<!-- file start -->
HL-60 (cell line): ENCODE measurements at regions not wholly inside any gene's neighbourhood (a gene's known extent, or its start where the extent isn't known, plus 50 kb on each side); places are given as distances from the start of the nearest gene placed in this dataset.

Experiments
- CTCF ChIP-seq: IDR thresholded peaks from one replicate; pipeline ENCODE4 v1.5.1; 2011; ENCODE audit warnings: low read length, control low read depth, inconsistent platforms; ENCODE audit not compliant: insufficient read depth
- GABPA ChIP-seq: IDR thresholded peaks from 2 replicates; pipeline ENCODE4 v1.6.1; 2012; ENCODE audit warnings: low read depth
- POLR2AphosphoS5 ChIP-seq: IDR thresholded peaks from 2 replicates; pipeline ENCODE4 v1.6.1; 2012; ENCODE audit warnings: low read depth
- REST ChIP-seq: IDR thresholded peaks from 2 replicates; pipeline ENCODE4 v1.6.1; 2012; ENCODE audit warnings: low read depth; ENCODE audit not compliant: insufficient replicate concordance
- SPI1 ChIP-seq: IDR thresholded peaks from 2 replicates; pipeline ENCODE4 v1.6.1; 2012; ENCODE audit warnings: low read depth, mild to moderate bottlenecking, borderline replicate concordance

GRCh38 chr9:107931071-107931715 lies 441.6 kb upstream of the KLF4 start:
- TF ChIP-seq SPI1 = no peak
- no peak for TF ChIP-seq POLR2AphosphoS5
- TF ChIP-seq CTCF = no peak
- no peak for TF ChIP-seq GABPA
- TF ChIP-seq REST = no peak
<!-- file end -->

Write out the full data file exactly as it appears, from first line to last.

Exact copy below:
HL-60 (cell line): ENCODE measurements at regions not wholly inside any gene's neighbourhood (a gene's known extent, or its start where the extent isn't known, plus 50 kb on each side); places are given as distances from the start of the nearest gene placed in this dataset.

Experiments
- CTCF ChIP-seq: IDR thresholded peaks from one replicate; pipeline ENCODE4 v1.5.1; 2011; ENCODE audit warnings: low read length, control low read depth, inconsistent platforms; ENCODE audit not compliant: insufficient read depth
- GABPA ChIP-seq: IDR thresholded peaks from 2 replicates; pipeline ENCODE4 v1.6.1; 2012; ENCODE audit warnings: low read depth
- POLR2AphosphoS5 ChIP-seq: IDR thresholded peaks from 2 replicates; pipeline ENCODE4 v1.6.1; 2012; ENCODE audit warnings: low read depth
- REST ChIP-seq: IDR thresholded peaks from 2 replicates; pipeline ENCODE4 v1.6.1; 2012; ENCODE audit warnings: low read depth; ENCODE audit not compliant: insufficient replicate concordance
- SPI1 ChIP-seq: IDR thresholded peaks from 2 replicates; pipeline ENCODE4 v1.6.1; 2012; ENCODE audit warnings: low read depth, mild to moderate bottlenecking, borderline replicate concordance

GRCh38 chr9:107931071-107931715 lies 441.6 kb upstream of the KLF4 start:
- TF ChIP-seq SPI1 = no peak
- no peak for TF ChIP-seq POLR2AphosphoS5
- TF ChIP-seq CTCF = no peak
- no peak for TF ChIP-seq GABPA
- TF ChIP-seq REST = no peak